The Frame Compatible 3D World Cup

While the French football team left the South Africa FIFA World Cup under a cloud, France Telecom subsidiary GlobeCast has its head held high after a successful tournament in which it provided contribution for 28 live matches in 3D. The games were transmitted around the world by satellite, displayed to cinema audiences and also received by major broadcasters including ESPN in the USA, which launched its 3D channel ESPN 3D in time for the tournament.

Contribution from the stadia to the International Broadcast Centre (IBC) was performed as separate left eye and right eye streams using JPEG2000 compression. At the IBC, Sensio equipment converted two HD SDI signals into one HD SDI side-by-side (Frame Compatible) output and this was encoded with an Ericsson E5780 HD encoder in MPEG-2 at 40Mbps in 27MHz of bandwidth using DVB-S2 modulation, uplinked via Intelsat to London, with fibre back-up into London and Frankfurt. From London the signals were redistributed worldwide.

Because some cinema projectors could only work with 720p HD (Frame Compatible 3DTV) GlobeCast also decoded the MPEG-2 stream in London to convert the content into this HD format, taking care of some specific audio configurations as well. For the rest of the market the signal was delivered as 1080i50 HD. Broadcast/Pay TV customers for the GlobeCast 3D contribution feeds included ESPN in the US, Sky PerfecTV in Japan, CCTV in China, SBS in Australia, TF1 in France and Sogecable in Spain.

MPEG-2 was used for the contribution out of South Africa to cater for the needs of cinema networks who only had MPEG-2 receiver/decoders. And while the feed from the World Cup was in Frame Compatible 3DTV, Simon Farnsworth, Global Head of Contribution at GlobeCast, expects the broadcast contribution market to evolve so that it uses simultaneous left eye and right eye contribution signals, synchronized for live content, with both compressed in MPEG-4 AVC and transported as a two channel multiplex.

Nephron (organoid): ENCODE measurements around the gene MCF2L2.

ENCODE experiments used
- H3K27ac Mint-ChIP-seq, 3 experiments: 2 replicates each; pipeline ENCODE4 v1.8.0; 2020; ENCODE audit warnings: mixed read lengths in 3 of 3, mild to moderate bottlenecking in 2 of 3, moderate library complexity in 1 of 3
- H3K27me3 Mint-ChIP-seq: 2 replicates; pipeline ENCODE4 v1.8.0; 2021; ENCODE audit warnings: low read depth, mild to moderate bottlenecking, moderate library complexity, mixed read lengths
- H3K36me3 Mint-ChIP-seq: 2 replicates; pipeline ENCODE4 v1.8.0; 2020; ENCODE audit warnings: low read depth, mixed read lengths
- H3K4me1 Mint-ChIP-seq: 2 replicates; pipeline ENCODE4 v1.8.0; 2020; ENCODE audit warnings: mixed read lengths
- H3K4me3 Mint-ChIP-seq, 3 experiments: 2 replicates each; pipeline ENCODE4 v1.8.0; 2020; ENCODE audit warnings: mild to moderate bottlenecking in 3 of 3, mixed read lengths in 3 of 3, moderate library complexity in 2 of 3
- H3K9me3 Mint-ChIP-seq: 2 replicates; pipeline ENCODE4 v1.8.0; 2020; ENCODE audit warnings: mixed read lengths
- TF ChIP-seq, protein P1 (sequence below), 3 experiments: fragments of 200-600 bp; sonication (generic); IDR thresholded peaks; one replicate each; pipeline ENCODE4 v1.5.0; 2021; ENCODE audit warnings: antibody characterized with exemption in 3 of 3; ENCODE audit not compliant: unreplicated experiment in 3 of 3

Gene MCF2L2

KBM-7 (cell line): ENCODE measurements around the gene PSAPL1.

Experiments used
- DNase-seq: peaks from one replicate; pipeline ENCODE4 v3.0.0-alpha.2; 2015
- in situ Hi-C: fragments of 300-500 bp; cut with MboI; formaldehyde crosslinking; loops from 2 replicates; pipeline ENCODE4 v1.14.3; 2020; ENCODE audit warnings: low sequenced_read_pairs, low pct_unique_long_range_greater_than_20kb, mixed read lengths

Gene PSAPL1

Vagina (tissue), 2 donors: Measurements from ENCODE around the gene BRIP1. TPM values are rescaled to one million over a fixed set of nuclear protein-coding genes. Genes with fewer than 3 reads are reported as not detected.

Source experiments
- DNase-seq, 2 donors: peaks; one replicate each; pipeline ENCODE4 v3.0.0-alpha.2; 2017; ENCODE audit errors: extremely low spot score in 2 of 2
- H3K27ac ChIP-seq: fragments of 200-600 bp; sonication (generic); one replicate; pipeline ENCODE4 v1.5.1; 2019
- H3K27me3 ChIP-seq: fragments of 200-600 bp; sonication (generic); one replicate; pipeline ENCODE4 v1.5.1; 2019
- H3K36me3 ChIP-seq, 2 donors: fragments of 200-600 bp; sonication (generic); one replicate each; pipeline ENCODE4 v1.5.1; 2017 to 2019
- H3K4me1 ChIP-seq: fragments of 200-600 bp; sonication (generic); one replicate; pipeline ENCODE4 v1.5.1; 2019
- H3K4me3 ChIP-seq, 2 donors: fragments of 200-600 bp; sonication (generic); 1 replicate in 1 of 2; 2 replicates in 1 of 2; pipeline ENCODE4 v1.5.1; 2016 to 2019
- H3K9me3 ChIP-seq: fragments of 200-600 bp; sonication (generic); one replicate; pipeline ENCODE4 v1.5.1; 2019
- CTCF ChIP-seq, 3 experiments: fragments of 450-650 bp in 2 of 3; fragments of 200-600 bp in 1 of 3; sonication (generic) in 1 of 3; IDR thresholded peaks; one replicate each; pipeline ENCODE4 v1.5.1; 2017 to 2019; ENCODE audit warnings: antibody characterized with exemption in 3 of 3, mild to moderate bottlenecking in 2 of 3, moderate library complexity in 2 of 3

This will mean doubling the bandwidth needed for contribution compared to HDTV, although the use of MPEG-4 AVC will provide bandwidth efficiencies compared to MPEG-2 contribution.

GlobeCast has already demonstrated 3DTV contribution using two full HDTV streams. This approach was used in May for the live final of the French ‘Idols’ style reality TV show Nouvelle Star. Two hundred and fifty VIPs invited by broadcaster M6 to a cinema in Paris, as well as the subscribers to Orange’s experimental 3D channel with access to a 3D television, viewed the final output. The contribution used MPEG-4 AVC 4:2:2 10-bit compression in a solution developed in partnership with ATEME.

GlobeCast provides content management and worldwide transmission services for professional broadcast delivery. At IBC during September the company will be discussing its success in South Africa and other 3D projects. Over the past year, the company has also delivered the world’s first live 3D fashion show from Burberry’s catwalk at London Fashion Week to parties in Paris, New York, Dubai and Tokyo, as well as the final of the French Tennis Open.

3DTV will almost certainly be a feature of Ericsson’s IBC this year, as well. At NAB in April the company was discussing its solution for direct-to-home and contribution and distribution of 3D content. And the company is already providing ESPN 3D with a complete standards based video processing solution, featuring encoders and receivers tuned for ESPN 3D broadcasts, as well as for HD.

At NAB the company highlighted the Ericsson CExH42 MPEG-4 AVC HD Contribution Encoder, described as a natural platform for 3D contribution links, “ensuring full control of encoding parameters, exact synchronization and time-stamping of the compressed frames and the generation of a fully packaged 3D simulcast”.

By John Moulding, Videonet